AB: I felt like a million dollars (laughs). I was so happy I couldn't believe it.

Q: How long was it after the audition that you were on stage with him?
AB : We rehearsed for three months solid before we ever went on stage and it was a very intense, educational period for me. I worked five days a week with Frank and the band, then on weekends I would go up to his house and start working on next week's songs. In other words, he would give me a chance to start learning them by rote before he would show them to the rest of the guys. So I literally spent seven days a week for three months learning Frank Zappa material and staying at his house, working to the wee hours of the morning with him. Hard work, but I loved every minute of it. It was a great time for me. I will always have nothing but great things to say about him because he was always really great with me. I know other people say he was demanding or hard to work with; yes he was demanding but to me it was always a joy.

Adrian Belew, interviewed by Richard Abowitz, Gadfly, May, 1999

I was a starving musician and I suddenly got a call from Frank Zappa. He was very nice to me, and he said, "Well, here is a list of songs." He learned at that point that I didn't read music. All the other musicians he was intending to hire read music, but he still gave me a chance. He gave me a list of songs. I worked feverishly twelve hours a day to try and figure out these songs. Frank's advice to me was simply figure out how to sing and play these songs anyway you can. He then flew me to his house in Hollywood Hills. It was very scary for me, because first of all there was a lot of confusion, a lot of things happening, people were rolling equipment, and here is me standing in the middle of a room with Frank Zappa sitting behind a console smoking a cigarette. Frank would say, "Okay, play this," and then I would try to play it, and he would say, "Okay, try this one." I didn't think it went very well. I stayed there at his house for the rest of the day. I watched him audition a lot of great players, including some of the players that I ended up playing with, Tommy Mars and Ed Mann. It was tremendously hard material that everyone was being asked to play. The rest of the people came in and sight read. It was interesting to see these great musicians being put through their paces by Frank. At the end of the day, after everyone had left and I was still there, I said to Frank, "Hey, you know, I don't feel like I did very well, and that's because I really thought that you and I could just sit down somewhere quietly and I could show you that I can play and sing these songs." He said, "Fine, let's do that, then." So we went upstairs into his living room. We sat on the couch together. I had a little tiny practice amp face down on the couch so it wouldn't be very loud and I did the second audition, at the end of which he shook my hand and said, "You've got the job."

Adrian Belew, Guitarhoo!, April 16, 2004

I was playing here in Nashville. I lived here in the 70's for a couple of years and I played with a band called "Sweetheart". It was a 5 piece band; Saxophone, keyboards, bass, drums, guitar, three singers. Three of us sang I should say, haha. And it was a good band. It was colorful. We dressed in vintage 40's clothing. I wore Fedora hats and ties everywhere we went. It was a band that had a little bit of a following. They played really only just cover music. Things like Stevie Wonder, Steely Dan, the music of that era.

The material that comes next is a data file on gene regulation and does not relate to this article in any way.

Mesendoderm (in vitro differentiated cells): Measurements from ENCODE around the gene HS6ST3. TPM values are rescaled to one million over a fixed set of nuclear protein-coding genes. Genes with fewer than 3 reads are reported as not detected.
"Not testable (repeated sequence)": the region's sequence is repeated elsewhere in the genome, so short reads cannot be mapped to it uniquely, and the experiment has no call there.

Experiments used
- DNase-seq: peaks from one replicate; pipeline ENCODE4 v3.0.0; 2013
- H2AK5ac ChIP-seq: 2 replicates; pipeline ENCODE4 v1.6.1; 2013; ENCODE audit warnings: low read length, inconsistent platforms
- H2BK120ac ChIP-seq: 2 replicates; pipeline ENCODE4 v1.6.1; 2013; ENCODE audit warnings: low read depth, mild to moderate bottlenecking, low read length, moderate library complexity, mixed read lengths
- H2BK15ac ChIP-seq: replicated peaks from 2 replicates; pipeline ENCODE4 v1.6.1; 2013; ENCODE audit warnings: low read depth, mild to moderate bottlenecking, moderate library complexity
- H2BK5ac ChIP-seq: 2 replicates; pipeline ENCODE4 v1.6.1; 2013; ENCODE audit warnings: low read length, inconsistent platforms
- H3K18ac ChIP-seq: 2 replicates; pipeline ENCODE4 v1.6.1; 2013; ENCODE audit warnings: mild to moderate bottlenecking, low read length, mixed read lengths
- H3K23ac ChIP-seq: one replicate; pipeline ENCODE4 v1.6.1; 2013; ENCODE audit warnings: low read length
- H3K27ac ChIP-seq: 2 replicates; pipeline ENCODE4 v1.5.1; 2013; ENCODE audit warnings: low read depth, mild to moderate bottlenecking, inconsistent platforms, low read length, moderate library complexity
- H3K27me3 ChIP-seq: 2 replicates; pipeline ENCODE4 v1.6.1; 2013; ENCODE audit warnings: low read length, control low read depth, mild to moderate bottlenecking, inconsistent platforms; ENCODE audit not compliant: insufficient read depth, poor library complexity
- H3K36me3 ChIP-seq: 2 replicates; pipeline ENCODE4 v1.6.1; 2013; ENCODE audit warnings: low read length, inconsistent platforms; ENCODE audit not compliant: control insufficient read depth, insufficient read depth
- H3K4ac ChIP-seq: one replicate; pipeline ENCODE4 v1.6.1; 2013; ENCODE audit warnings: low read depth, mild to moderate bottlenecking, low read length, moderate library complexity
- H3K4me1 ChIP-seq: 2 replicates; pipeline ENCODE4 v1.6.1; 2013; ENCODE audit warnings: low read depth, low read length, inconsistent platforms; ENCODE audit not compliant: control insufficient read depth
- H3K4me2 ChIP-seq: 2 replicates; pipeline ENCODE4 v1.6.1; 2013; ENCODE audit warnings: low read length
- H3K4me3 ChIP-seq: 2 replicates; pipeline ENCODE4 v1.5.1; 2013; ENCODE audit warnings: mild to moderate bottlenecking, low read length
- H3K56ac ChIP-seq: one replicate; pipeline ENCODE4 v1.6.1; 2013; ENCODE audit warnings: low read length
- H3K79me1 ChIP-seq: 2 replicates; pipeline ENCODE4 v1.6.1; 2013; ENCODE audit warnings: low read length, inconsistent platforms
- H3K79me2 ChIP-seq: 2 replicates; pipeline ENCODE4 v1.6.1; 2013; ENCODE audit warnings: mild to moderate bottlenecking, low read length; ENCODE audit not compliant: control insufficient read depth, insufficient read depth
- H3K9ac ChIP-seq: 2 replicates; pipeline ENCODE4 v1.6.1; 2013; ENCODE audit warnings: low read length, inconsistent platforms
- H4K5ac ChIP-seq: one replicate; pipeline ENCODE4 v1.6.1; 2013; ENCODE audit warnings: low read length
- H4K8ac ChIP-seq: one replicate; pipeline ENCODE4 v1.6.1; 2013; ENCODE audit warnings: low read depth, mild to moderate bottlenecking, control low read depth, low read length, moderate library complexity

And we were playing one night in a dark, dank bar called Fanny's which is now a parking lot here in Nashville and Frank had played a concert. He was looking for somewhere to go afterwards with his entourage with a few of the band members and some crew people. And they had a limousine, the limo driver, his name was Terry, was a fan of our band so he directed him to the night club called Fanny's. They came in and listened for about 40 minutes, then Frank came up to the edge of the stage, reached out and grabbed my hand, shook it and said, "I'll get your information from the chauffeur and I'll audition you when I finish this tour." About 4 or 5 months went by before the call actually came and by then of course everybody all thought it was just a fluke, especially me. But then he called and he said, you know, "Here's some songs I want you to learn from these records and I'm going to fly you out to my place and audition you."

Now as the audition went, it was pretty hairy, uh, first of all I don't read music. I had to learn everything by rote, had to figure out as Frank told me, "Play and sing whatever you can figure out, play and sing." So I learned those records and I really dedicated myself to that. [...] It was very complicated music for me at the time because I had never really played anything outside of popular music really. I mean I hadn't really understood odd time signatures and things like that, although I had an ear for it.

So I went to the audition in Franks basement. It was very unnerving 'cause people were moving equipment around, lots of things were happening. I was standing in the middle of the room with a microphone, a pignose amp and a stratocaster and Frank was sitting behind a recording board saying, "Play this." Then he'd stop and say, "ok, stop and try this." and so on and it went that way and all kinds of choas surrounding me. I felt very uncomfortable and didn't feel I did well. And he auditioned 50 guitar players. [...] I didn't see any of the auditions for the guitarists. I only saw some of the keyboard players and percussionists audition and they were tremendously tough auditions for them.